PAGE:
Local residents said that a few days before, doves had suddenly begun returning to the mosque, offering them a sense of hope. And I, too, felt cheered in their presence. Visitors arrived to feed them—not only as a sign of religious devotion but also as thanks for the symbol of peace they represented in the sea of violence that had engulfed Afghanistan.
Many legends have sprung up around the birds, each one more astonishing than the next, and almost everyone I talked to offered a different story. One man attributed a spirit to every seventh dove; another claimed that if a gray pigeon landed amid the crowd it would turn white within 40 days to assimilate itself with its hallowed brethren. Because the doves decided to position themselves perfectly when I took this photograph, I was happy to believe every tale.
The Party of God, Fatima Gate, Lebanon-Israel Border, April 14, 2002
South of Beirut, the road turns away from the Mediterranean and winds through valleys dotted with olive trees until it arrives at a checkpoint on the banks of the Litani River. This is where government-controlled territory ends and the land of Hezbollah, the Party of God, begins. There is, of course, no official internal border in Lebanon. Nevertheless, Hezbollah has run this frontier zone from the day Israeli forces left Lebanon in 2000.
It is land that men have fought over for as long as anyone can remember. The enormous Crusader castle of Beaufort, standing high above the town of Nabatieh, has borne witness to the centuries of battles waged here. Even as late as the 1970s, the castle was a base—first for the Palestine Liberation Organization, and then for the Israelis, who dynamited large parts of the fortifications as they withdrew their troops.
Hezbollah’s message is proclaimed at every turn of the road, on billboards showing grainy images of attacks on Israeli convoys and portraits of martyrs bearing AK-47 assault rifles. And, lest anyone forget the ultimate goal, signposts every few kilometers marked the distance to Jerusalem.
When I was in Beirut during the spring of 2002, the group’s press attaché called, inviting me to a march to protest “Israeli and Western political oppression.” It was to be held at the Fatima Gate, a closed border point between Lebanon and Israel. He assured me that the protest was of extraordinary importance, but when I arrived at the rendezvous, early on a bright, sunny morning, I found the border not only quiet but devoid of people. So I sat in an outdoor café and ordered tea.
It wasn’t long before a convoy of buses stopped in front of me and scores of women in black chadors descended onto the tarmac. Two minivans then screeched to a halt, and Hezbollah officials in suits leapt out, opening the doors of the vans to distribute banners and a series of huge canvases among the women. Each painting depicted a member of the pantheon of contemporary Shiite leaders, led by the former spiritual leader of Iran, the Ayatollah Khomeini. The women took the solemn, outsized portraits over to the border fence and waited in a line; they were obviously not discussing the geopolitical situation in the Middle East, however, since all I could hear were giggles and shrieks of laughter.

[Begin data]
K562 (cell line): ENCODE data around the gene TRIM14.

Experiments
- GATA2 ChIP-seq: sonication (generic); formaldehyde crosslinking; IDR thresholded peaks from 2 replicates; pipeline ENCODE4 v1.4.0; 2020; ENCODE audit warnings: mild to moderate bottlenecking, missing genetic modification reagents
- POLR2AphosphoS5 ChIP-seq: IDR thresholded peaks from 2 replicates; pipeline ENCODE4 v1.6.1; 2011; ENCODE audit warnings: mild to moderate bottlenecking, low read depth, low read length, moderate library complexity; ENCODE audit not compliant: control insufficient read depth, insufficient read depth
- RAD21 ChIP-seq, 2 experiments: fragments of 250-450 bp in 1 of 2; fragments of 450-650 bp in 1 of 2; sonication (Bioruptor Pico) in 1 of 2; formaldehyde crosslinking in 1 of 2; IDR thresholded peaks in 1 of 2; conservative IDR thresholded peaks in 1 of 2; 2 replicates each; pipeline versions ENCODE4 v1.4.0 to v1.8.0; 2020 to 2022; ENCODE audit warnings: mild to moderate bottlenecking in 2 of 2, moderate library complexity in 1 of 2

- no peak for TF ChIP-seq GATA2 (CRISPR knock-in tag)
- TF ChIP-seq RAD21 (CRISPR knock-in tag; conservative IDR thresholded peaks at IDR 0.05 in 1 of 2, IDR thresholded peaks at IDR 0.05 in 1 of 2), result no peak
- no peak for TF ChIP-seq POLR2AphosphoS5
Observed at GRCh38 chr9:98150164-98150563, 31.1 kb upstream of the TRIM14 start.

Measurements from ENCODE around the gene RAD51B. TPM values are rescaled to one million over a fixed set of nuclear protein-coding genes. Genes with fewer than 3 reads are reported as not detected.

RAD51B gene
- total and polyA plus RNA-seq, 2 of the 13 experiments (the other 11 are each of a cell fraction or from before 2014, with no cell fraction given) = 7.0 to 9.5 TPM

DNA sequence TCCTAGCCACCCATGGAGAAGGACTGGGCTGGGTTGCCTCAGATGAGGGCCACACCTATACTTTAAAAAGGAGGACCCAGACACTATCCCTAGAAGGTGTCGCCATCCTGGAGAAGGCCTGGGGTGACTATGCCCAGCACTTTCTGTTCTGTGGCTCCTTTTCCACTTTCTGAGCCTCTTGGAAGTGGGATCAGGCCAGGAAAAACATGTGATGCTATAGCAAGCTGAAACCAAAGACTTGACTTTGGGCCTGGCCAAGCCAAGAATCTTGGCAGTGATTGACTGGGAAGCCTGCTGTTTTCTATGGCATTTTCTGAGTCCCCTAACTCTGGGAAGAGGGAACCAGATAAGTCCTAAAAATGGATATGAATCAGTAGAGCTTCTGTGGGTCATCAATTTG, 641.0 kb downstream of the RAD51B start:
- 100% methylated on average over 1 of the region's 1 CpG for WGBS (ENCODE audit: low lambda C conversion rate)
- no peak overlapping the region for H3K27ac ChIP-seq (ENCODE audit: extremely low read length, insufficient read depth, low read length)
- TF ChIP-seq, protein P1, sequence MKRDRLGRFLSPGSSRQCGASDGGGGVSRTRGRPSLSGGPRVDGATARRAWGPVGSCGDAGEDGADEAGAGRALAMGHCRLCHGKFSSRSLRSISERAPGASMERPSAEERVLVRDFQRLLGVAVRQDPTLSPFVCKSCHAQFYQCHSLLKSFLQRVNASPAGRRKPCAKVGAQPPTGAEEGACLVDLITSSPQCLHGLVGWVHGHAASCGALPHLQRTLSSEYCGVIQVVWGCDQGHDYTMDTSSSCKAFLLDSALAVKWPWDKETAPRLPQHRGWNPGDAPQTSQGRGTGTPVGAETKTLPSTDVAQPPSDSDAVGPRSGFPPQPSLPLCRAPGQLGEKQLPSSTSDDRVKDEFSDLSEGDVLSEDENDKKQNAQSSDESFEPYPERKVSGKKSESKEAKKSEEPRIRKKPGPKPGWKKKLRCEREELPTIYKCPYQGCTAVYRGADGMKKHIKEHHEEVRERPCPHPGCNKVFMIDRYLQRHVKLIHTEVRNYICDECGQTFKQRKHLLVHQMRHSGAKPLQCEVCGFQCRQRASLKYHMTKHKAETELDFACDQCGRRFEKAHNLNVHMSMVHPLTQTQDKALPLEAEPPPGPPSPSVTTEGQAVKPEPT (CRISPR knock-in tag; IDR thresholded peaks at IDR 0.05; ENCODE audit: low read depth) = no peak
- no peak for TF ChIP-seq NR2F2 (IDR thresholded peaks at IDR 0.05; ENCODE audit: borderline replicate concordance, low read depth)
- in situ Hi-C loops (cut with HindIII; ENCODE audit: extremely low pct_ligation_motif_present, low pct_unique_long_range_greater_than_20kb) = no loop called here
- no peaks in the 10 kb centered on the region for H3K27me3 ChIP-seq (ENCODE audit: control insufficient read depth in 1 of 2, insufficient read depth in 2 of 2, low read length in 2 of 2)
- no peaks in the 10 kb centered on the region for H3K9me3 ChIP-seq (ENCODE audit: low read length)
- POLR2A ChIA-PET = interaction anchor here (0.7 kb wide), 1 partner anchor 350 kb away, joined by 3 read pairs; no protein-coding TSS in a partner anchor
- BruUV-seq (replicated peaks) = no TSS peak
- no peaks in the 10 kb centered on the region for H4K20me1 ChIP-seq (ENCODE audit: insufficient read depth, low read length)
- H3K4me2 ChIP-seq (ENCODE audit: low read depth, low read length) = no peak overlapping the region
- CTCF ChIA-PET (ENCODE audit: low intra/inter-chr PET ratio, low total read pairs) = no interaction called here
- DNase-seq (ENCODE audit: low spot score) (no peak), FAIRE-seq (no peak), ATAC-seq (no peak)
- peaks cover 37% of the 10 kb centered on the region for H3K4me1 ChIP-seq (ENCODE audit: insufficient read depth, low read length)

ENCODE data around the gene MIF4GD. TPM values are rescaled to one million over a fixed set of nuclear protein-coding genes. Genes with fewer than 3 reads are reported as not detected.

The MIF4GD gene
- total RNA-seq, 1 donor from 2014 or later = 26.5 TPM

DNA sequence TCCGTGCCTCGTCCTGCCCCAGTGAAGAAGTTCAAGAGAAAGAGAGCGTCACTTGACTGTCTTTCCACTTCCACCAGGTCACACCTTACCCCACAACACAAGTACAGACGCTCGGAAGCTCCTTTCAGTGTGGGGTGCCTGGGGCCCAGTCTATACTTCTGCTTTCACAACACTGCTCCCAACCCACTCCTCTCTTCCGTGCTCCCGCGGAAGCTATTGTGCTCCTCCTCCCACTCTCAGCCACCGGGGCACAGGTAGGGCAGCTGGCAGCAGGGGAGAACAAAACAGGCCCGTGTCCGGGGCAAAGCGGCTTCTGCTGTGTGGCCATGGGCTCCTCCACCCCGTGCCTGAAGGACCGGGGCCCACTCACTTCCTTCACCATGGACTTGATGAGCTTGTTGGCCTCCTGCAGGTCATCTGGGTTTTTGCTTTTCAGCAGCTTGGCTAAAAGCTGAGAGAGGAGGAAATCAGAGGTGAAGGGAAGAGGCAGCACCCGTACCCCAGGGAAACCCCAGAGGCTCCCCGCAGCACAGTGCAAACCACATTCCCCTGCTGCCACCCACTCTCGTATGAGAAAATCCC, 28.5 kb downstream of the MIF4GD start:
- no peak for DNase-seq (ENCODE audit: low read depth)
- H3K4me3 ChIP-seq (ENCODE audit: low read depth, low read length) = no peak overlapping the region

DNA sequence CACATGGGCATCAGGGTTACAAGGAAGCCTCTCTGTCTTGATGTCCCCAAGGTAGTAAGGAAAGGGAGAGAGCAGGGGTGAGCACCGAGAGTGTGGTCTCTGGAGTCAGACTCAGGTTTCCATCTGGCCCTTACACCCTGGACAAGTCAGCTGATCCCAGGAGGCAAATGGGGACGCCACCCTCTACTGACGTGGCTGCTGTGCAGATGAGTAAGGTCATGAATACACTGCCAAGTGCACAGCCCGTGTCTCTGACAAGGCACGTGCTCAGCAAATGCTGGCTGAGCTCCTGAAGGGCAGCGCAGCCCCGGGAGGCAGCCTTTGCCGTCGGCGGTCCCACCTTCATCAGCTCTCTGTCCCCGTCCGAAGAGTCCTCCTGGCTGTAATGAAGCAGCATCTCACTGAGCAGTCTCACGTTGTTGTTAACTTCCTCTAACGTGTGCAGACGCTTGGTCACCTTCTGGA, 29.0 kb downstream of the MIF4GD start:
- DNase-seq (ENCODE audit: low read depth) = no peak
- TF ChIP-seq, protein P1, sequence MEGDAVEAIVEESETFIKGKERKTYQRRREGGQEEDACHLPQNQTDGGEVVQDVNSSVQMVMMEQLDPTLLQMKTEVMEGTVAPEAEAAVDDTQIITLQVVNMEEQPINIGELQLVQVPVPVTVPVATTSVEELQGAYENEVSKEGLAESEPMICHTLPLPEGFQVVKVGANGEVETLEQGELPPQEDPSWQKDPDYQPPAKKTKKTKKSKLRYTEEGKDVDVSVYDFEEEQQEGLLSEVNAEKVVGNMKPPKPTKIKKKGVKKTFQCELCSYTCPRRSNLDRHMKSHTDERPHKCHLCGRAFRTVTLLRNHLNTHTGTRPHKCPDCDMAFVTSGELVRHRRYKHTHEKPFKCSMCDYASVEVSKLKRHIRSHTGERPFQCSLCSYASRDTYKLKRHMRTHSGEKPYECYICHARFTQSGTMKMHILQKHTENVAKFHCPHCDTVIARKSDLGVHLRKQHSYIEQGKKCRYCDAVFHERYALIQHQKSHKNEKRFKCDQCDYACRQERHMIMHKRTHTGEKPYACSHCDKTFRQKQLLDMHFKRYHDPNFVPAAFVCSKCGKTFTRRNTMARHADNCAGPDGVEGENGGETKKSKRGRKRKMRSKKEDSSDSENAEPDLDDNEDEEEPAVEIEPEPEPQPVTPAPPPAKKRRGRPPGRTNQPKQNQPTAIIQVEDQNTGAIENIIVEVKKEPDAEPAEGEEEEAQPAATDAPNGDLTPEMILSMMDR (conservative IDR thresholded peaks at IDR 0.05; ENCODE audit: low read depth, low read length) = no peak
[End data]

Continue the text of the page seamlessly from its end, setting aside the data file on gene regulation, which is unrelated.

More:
After 10 minutes, one of the Hezbollah officials ran over to the women and ordered them to begin the march. They dutifully picked up the paintings and started to walk along the border fence shouting, “Death to Israel” and “Death to America.” Their voices grew louder as they approached the border crossing point, where Israeli troops watched them from a fortified metal tower. At the gate itself, the women bearing portraits turned them toward Israel, as if to threaten an invasion of paintings. The other women came forward and started throwing stones at the tower as the group began to keen. When the missiles hit their target, small pinging noises rang out, adding a percussive tone to the wailing.
Then, as suddenly as it had started, the protest came to an end. The women turned and marched abruptly away, handing the portraits to the men in suits. They climbed into the buses and drove off, leaving me sitting once more, a fresh glass of tea in my hands, listening to that rare commodity in the Middle East: silence.
The Last Hero, Gorky Park, Moscow, May 9, 2007
Of the hundreds of Russian World War II veterans I have photographed, Yuri Stepanovich Zaguskin remains for me the most charming.
In Russia, veterans of this war occupy a nostalgic and sacred pantheon. And ever since my first visit to Russia, I have watched them battling with age and—like anyone who has been to war—fighting with their memories as well.
Invariably, though, Soviet and Russian photographers posed the veterans in melodramatic guises, as if they were icons rather than individuals, heroes robbed of their identities. They bore little resemblance to the people I saw. Realizing that their numbers were dwindling fast, I set off to find them.
In the course of four years visiting Russia’s Victory Day celebrations of the defeat of Nazi Germany, I photographed more than 500 veterans. Every year on May 9, veterans dressed in their medal-clanking uniforms reunite across the country. In Moscow, the most famous meeting place is Gorky Park, where they gather for a festive lunch of vodka, songs, and dances, which always ends with tears of one sort or another. My meetings with them, in a makeshift studio I set up near the park’s entrance, often became long and poignant, leaving me emotionally overwhelmed as I tried to navigate an endless stream of reminiscences. Sometimes those I had photographed on their way into the park would stop on their way out to give me a tearful farewell embrace, as if unsure of their return the following year.
Members of the public traditionally give flowers to the veterans, in gratitude for their valor and sacrifice, and Zaguskin, resplendent in his naval officer’s uniform, had already collected a sizable bouquet by the time he entered the park. I asked him to stand in front of the white backdrop I had set up, and since I needed a minute to change my film, he asked if there was time for a smoke.
When I had reloaded the camera, he was still puffing away. I took just one frame before he noticed that I was pointing the camera at him, whereupon he stubbed out the cigarette and returned his attention to the shoot. I finished the whole film, but that first image, in which he was looking off, lost in his thoughts, was far richer than the others. It was not a naval officer in front of me but an old matinée idol, caught unawares on the set.
This post has been adapted from James Hill's new book, Somewhere Between War and Peace.